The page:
AM: I would say that the first idea for a story usually has to be something based on something that I know or something that I’ve heard. So either a really interesting person that I met or a a fascinating situation that I heard about or a feeling or a dilemma I know personally. And if it’s a fictional story, for the first draft, and take that a couple steps further, raise the stakes a little bit either by tweaking the characters, tweaking the setting, tweaking the situation a little bit and ratchet up the tension a little bit. And so, for instance, for this story, the original situation I had where this priest or pastor who’s confronted with this guy sending thinly veiled love poems to the entire church staff, that is something that I heard had happened back home in Chicago. I took that and I ran with it.

BO: You’ve got your antennae tuned to these things going on around you that you look to mold into stories. How do you go about documenting that? Do you carry a notebook with you? Or do you put a pin in it in your head and you run home and scribble out something so you don’t forget it. How do you approach that?

AM: Yeah, I’ve tried carrying around a notebook and writing down things regularly, that usually doesn’t work for me. I think the practice I’ve gotten into of writing, even if it’s just 30 minutes each day, that comes out. So if I’m, if something happens that day, something I’ve been thinking about, I have to have that 30 minutes of writing of ideas. It probably does end up being like a daily journal of interesting things that happened that day just because I’m forced to sit down and write it regularly.

BO: And what would you say your daily routine around your creative work is? How do you warm up that engine and ensure that you’re generating some degree or pages or words, however you measure success? How do you approach that each day?

AM: I have to usually plan it out. So I get my planner our and plan from 6 p.m. to 7 p.m. Usually later than that. I usually do it in the evening. Unless I plan those hours our, writing it down makes it set in stone for me, like it’s out of my hands and I can’t choose whether or not I want to do it because it’s written in the planner. As weird as that sounds.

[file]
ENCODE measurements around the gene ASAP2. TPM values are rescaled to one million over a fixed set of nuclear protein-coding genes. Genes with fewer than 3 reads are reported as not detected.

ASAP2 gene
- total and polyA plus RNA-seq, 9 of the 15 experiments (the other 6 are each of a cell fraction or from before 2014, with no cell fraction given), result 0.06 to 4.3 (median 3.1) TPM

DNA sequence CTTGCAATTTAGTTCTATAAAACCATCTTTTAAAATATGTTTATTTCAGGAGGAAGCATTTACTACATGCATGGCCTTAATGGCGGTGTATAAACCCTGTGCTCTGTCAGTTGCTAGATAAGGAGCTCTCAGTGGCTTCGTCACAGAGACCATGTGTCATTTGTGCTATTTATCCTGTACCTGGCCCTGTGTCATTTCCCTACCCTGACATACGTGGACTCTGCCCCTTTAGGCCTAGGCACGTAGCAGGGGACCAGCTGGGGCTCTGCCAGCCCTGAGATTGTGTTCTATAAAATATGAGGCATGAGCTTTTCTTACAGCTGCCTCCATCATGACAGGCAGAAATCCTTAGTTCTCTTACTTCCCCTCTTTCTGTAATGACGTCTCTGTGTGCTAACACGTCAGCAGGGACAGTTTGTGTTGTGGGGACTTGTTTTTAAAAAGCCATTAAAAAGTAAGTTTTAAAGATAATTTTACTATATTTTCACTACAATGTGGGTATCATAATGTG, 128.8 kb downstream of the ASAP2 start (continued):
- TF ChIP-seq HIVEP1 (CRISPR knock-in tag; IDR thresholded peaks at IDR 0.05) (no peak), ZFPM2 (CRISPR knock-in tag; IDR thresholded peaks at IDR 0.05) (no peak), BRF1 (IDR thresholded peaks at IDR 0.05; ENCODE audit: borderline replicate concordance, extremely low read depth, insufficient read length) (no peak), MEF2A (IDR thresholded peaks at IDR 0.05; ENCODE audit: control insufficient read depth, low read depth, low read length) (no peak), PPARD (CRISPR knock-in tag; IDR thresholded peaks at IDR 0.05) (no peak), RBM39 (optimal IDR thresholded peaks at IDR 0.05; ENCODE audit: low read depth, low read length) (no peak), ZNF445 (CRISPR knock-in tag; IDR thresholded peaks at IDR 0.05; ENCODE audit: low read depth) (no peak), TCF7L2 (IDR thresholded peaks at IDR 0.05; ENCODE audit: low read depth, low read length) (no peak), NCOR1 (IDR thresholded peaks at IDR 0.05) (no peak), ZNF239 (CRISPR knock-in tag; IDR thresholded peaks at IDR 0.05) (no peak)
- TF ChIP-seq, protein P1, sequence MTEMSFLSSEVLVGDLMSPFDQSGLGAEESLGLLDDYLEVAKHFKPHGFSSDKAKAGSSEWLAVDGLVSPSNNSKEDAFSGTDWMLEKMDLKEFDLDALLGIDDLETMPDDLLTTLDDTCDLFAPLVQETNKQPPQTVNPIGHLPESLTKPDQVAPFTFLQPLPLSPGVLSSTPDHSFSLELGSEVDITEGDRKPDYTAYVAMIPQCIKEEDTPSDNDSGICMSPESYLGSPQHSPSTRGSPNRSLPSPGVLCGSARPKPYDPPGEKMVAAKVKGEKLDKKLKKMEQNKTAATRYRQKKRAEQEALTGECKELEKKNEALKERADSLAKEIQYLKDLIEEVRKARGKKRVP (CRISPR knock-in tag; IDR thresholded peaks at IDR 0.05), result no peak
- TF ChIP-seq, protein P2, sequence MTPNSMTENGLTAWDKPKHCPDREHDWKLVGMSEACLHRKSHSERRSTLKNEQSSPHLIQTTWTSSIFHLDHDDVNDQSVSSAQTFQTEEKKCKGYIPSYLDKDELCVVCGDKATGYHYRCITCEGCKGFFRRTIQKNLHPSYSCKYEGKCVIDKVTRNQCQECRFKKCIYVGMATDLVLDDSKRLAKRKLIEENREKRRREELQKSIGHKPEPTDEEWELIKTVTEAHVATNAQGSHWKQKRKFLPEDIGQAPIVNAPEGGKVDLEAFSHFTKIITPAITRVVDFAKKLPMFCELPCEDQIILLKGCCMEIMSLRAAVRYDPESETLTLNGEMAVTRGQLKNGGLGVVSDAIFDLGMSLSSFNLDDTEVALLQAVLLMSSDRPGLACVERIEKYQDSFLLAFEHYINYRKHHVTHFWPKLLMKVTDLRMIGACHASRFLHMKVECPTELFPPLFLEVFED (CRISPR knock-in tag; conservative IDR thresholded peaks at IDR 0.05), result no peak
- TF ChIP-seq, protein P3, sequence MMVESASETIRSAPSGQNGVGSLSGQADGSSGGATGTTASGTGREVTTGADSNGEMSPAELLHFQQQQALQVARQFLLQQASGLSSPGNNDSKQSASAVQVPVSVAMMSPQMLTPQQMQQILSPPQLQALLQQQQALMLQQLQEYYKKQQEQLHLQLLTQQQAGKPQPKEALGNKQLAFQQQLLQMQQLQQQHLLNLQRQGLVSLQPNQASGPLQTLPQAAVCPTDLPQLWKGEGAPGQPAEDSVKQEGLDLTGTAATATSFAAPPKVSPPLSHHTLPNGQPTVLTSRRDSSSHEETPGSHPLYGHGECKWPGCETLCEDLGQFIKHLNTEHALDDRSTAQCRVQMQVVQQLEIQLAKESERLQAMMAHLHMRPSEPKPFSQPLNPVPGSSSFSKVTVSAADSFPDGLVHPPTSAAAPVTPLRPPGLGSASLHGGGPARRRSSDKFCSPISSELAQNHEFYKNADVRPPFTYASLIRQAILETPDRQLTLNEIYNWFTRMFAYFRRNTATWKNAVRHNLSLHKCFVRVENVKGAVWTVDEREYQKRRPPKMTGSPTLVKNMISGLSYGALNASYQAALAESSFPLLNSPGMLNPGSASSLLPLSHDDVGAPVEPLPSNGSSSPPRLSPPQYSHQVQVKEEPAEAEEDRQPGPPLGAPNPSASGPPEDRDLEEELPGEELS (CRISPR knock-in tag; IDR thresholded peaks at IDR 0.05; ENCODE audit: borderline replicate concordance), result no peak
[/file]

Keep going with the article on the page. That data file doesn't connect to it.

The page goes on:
BO: That’s really brilliant. I have my most productive days when I take the approach of the Ben Franklin daily planner. 

AM: Yeah, yeah, yeah, yeah.

BO: How he just kind he lays it out hour by hour. I think of it like a budget. Money, you want to assign every dollar bill a job in your budget whatever it is. I think of time that same way. I’m going to assign these hours to a certain job whatever that’s going to be and I find that even if it’s just 30 minutes. If you say that 30 minutes is writing time, or reading time, you can get surprisingly big chunk of volume done in that amount of time if you just do it with focus, like you said, put it in stone. It holds you accountable.

AM: Exactly, I think, too, it’s important to block out that time, especially the first part, getting into it can be so difficult. You take 15 or 20 minutes of writing little bits and stopping and struggling and wanting to quit. If you just sit there for long enough with the page in front of you, all of a sudden you’ll find yourself in the middle of writing something that’s interesting and you’re really into it. I think setting aside that time and actually writing it down and making yourself accountable is so important for me. That’s the trick that works.

BO: A lot of people complain that if they want to write, they don’t have enough time, and usually that means they haven’t prioritized enough time to do it. It doesn’t take much. You can still call yourself a writer if you’re doing 10 or 20 minutes every other day. But as long as you make it a point and …. since you teach at the U of O, right? 

AM: Right, right.

BO: You’ve got a lot of responsibility there, so how do you make that time to make sure you’re doing stuff that’s creatively fulfilling for you?

AM: It’s actually interesting. Teaching is one of those things, I don’t know if most other jobs are like this. I’ve only had teach jobs. Teaching is one of those things that will take as much time as you allow it. Even planning out time for that and saying, ‘Okay, I’m going to spend an hour on this lesson plan and no more.’ If it takes longer than that then I’m just going to have to have an incomplete lesson for the day. I have to get to my writing. I think especially for teachers and for people who are teaching it can seem like the writing is not as important and fall by the wayside because you have 60 students that are going to be sitting in a classroom waiting for you to teach them something the next day which is a more anxiety producing prospect than not having your pages for the day. It comes back to that planning and setting limits. I’m going to grade for two hours and however much grading gets done that’s it. If I told them it’d probably be done by this weekend, they’re not gonna get done because I have to keep my sanity and I have to live the rest of my life. Because if you don’t do that teaching will take all of your time.